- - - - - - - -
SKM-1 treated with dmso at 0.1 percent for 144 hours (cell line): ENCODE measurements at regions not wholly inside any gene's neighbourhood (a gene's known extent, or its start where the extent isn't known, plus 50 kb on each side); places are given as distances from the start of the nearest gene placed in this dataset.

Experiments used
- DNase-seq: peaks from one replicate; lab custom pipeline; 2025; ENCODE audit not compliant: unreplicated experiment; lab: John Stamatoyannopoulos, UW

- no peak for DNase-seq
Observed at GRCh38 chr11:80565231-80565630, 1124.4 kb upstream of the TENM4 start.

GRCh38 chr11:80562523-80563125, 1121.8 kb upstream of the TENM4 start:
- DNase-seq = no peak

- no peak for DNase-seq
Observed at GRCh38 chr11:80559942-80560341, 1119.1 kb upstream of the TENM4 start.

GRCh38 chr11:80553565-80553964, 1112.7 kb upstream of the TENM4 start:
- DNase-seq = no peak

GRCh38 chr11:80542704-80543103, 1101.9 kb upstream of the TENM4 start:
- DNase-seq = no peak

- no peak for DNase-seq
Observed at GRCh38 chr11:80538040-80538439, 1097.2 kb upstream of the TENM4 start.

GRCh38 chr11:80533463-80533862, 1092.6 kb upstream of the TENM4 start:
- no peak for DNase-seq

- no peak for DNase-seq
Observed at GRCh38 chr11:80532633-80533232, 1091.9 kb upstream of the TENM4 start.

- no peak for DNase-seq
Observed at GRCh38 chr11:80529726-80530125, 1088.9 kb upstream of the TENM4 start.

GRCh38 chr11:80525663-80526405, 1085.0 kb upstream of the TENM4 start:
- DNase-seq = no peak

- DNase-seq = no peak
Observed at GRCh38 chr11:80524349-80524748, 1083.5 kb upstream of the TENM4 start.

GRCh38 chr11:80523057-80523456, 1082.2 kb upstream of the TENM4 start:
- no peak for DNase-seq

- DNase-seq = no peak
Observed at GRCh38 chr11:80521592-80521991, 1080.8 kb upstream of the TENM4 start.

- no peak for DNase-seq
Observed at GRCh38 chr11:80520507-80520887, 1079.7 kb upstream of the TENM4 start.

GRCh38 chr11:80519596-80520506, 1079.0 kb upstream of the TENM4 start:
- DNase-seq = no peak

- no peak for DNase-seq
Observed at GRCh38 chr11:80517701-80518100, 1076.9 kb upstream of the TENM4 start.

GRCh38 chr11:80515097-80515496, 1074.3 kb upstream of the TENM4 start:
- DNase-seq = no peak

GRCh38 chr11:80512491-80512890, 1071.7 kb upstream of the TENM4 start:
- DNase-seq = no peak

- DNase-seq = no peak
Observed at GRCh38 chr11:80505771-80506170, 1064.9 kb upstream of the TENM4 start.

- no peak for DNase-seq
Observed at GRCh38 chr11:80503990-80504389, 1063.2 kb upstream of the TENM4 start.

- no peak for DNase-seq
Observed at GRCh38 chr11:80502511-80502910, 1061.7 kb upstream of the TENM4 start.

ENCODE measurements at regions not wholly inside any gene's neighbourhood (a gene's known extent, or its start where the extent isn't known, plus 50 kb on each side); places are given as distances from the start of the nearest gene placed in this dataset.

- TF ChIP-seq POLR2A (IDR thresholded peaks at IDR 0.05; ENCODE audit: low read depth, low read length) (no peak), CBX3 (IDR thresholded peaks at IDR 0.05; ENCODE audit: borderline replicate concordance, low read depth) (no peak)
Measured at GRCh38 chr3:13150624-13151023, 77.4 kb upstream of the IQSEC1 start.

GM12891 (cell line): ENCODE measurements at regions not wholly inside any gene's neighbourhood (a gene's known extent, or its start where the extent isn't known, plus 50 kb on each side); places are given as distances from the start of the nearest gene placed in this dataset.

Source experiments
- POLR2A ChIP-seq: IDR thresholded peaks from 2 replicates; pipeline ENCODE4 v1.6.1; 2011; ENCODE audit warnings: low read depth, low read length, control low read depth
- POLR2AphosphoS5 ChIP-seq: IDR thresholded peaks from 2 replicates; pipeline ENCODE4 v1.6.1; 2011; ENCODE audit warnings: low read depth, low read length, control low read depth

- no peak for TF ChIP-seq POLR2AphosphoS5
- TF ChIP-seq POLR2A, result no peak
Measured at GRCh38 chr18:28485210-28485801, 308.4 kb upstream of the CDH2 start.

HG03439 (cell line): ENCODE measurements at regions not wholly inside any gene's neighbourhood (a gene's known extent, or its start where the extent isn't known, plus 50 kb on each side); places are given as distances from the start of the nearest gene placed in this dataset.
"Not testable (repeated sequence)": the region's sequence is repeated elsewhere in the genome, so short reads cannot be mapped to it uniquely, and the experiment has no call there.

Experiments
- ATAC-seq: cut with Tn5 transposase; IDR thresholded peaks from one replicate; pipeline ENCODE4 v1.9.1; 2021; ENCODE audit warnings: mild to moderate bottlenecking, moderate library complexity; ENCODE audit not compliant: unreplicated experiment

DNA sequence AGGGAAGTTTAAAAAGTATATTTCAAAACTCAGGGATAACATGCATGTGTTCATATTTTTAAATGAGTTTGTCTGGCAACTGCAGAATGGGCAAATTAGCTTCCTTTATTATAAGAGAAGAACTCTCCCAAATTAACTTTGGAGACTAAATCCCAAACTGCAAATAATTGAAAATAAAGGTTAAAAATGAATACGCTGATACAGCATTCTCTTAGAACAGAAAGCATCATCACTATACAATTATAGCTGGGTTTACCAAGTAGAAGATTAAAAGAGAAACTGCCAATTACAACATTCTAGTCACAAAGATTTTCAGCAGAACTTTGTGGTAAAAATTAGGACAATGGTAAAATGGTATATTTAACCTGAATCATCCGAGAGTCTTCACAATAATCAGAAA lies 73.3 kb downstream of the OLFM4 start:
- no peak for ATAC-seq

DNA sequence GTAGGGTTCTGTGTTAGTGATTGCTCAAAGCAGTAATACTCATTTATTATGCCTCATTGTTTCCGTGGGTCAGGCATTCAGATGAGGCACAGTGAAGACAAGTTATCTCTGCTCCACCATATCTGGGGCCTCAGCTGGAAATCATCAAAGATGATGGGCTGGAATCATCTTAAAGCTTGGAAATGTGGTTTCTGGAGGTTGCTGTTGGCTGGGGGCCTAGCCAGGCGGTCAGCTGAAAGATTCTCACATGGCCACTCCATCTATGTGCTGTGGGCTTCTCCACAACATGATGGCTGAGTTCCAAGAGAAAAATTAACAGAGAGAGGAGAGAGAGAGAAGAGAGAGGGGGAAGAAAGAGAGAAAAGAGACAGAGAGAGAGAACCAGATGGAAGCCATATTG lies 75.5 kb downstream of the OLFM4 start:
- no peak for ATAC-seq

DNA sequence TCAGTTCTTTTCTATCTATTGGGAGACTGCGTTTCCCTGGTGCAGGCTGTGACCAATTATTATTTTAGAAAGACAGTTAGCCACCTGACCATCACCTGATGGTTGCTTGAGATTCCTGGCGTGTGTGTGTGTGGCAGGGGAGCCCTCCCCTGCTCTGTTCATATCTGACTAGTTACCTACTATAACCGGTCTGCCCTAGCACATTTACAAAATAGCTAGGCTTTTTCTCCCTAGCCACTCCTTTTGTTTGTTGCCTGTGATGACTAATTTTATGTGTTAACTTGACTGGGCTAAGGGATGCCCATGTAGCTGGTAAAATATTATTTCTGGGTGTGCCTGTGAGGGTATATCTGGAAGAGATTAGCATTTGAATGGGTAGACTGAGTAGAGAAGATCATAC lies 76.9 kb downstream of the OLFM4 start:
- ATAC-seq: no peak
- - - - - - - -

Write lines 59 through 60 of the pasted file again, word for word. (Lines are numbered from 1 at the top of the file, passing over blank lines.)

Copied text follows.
- ATAC-seq: cut with Tn5 transposase; IDR thresholded peaks from one replicate; pipeline ENCODE4 v1.9.1; 2021; ENCODE audit warnings: mild to moderate bottlenecking, moderate library complexity; ENCODE audit not compliant: unreplicated experiment

DNA sequence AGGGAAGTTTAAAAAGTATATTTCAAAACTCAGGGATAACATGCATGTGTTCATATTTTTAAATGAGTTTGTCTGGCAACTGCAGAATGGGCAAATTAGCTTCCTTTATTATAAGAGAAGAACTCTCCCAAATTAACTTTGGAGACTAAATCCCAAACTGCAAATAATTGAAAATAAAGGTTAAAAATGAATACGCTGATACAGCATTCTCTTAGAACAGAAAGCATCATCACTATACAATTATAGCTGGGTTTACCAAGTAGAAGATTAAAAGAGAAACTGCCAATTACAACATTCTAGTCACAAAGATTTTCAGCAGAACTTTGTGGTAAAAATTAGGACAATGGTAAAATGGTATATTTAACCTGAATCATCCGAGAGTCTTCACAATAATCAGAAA lies 73.3 kb downstream of the OLFM4 start: